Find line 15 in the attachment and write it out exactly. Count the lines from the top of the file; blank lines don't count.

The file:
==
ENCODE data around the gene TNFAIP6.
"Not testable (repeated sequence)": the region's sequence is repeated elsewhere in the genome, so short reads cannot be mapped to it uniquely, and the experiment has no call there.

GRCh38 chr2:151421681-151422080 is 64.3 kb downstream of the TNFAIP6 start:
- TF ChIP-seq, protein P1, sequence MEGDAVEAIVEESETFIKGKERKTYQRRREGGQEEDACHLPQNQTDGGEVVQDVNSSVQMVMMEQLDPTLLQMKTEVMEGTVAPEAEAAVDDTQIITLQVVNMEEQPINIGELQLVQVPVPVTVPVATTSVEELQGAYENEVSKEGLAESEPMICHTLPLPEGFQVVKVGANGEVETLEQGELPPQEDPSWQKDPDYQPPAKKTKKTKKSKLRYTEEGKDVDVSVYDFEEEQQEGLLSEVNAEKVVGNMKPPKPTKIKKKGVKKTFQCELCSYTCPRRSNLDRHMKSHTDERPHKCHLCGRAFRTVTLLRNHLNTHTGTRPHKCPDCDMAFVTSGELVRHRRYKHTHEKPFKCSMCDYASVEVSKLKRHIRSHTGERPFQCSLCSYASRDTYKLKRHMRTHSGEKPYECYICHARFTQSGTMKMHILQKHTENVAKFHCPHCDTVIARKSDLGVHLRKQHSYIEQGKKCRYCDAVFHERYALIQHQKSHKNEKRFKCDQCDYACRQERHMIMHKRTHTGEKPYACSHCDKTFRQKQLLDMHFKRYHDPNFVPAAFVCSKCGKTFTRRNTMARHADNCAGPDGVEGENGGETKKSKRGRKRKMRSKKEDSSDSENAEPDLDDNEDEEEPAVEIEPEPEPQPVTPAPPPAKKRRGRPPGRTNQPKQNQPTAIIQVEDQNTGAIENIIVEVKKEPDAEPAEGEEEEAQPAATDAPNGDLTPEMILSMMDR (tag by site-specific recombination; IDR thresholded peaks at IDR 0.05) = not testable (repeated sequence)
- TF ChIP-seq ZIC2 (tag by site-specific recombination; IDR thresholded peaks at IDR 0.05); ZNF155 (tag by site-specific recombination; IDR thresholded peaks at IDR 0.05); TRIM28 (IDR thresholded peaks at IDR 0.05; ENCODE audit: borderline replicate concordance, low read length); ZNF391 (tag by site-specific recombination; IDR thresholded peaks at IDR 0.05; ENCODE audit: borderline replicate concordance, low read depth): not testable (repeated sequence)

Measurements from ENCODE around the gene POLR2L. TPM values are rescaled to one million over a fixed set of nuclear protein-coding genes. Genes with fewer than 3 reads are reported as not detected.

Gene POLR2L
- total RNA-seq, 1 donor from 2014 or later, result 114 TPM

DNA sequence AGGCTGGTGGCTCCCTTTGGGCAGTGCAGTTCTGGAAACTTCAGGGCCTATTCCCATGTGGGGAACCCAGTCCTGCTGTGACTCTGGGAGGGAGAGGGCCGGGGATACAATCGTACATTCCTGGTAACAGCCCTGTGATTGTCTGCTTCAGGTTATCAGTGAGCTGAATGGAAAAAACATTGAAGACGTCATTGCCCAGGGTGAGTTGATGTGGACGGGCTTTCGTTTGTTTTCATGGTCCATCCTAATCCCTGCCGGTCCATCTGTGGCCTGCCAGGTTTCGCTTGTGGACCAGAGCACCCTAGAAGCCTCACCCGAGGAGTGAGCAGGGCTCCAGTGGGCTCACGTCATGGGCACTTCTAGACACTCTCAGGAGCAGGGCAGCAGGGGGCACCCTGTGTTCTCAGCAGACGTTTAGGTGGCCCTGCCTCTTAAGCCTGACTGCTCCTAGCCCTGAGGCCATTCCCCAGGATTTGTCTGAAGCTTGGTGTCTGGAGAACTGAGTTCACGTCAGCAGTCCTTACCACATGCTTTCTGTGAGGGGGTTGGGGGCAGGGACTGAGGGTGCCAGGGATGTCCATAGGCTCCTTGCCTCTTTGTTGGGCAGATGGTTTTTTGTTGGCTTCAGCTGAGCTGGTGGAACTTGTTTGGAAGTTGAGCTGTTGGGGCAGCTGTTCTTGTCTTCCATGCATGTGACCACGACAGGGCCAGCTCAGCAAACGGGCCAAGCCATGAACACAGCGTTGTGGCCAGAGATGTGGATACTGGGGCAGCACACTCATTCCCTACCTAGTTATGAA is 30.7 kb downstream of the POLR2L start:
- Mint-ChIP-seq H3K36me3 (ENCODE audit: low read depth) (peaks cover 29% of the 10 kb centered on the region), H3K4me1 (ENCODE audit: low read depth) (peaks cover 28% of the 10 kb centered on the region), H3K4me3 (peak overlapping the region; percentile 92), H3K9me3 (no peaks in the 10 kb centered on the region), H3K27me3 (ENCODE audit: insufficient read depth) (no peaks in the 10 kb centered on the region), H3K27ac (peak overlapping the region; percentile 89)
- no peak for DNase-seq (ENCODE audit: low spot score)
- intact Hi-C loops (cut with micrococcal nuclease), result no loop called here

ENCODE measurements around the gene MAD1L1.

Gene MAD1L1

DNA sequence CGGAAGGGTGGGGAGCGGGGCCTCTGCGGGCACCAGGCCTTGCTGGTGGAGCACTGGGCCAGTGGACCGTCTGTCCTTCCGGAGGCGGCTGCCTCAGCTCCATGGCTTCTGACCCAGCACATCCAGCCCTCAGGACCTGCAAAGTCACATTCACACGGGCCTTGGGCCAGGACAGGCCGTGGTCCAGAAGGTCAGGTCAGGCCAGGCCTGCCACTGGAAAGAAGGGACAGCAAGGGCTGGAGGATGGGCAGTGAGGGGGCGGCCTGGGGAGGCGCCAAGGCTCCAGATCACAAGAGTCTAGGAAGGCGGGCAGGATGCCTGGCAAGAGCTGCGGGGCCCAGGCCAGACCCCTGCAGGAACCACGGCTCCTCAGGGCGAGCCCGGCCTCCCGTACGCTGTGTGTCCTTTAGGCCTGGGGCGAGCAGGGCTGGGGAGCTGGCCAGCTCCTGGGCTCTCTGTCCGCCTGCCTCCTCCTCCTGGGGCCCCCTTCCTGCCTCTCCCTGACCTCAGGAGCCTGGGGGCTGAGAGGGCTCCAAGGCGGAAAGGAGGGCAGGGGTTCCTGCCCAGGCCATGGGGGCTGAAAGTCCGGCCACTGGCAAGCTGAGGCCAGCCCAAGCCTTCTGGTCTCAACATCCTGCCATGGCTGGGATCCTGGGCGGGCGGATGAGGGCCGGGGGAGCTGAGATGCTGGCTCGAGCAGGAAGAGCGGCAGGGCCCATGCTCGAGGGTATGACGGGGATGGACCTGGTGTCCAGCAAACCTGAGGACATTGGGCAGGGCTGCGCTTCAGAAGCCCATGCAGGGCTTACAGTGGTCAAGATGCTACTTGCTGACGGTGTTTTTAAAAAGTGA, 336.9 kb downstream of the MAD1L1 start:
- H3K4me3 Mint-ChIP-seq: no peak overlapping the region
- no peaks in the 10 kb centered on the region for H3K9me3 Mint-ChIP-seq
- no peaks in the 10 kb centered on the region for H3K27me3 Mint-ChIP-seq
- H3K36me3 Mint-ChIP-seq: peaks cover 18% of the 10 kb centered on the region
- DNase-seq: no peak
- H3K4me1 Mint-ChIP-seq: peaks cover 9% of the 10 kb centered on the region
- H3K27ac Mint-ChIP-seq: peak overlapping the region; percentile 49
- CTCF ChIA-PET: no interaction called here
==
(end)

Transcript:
DNA sequence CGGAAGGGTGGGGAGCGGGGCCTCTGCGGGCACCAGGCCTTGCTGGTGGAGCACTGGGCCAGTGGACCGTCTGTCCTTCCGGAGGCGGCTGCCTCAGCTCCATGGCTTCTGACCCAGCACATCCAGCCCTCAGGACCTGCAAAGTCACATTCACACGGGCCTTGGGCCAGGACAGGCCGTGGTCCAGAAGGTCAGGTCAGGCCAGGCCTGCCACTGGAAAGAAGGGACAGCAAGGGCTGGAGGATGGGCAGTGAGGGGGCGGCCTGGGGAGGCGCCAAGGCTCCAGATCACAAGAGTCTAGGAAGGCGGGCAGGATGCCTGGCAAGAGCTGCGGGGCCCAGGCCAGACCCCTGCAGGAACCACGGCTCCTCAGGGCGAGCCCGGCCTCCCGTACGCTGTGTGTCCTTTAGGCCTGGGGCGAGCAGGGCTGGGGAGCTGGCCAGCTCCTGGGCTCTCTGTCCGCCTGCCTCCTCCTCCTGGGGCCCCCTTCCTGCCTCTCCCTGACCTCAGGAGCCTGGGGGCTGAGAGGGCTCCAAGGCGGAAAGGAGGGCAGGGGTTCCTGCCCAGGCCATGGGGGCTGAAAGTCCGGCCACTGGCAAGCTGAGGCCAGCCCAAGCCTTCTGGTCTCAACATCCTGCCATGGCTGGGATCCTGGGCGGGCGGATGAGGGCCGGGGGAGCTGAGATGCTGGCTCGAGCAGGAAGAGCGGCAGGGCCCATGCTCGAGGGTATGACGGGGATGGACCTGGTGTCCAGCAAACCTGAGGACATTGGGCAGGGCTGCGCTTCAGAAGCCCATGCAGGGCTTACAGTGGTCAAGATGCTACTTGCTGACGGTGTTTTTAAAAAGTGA, 336.9 kb downstream of the MAD1L1 start: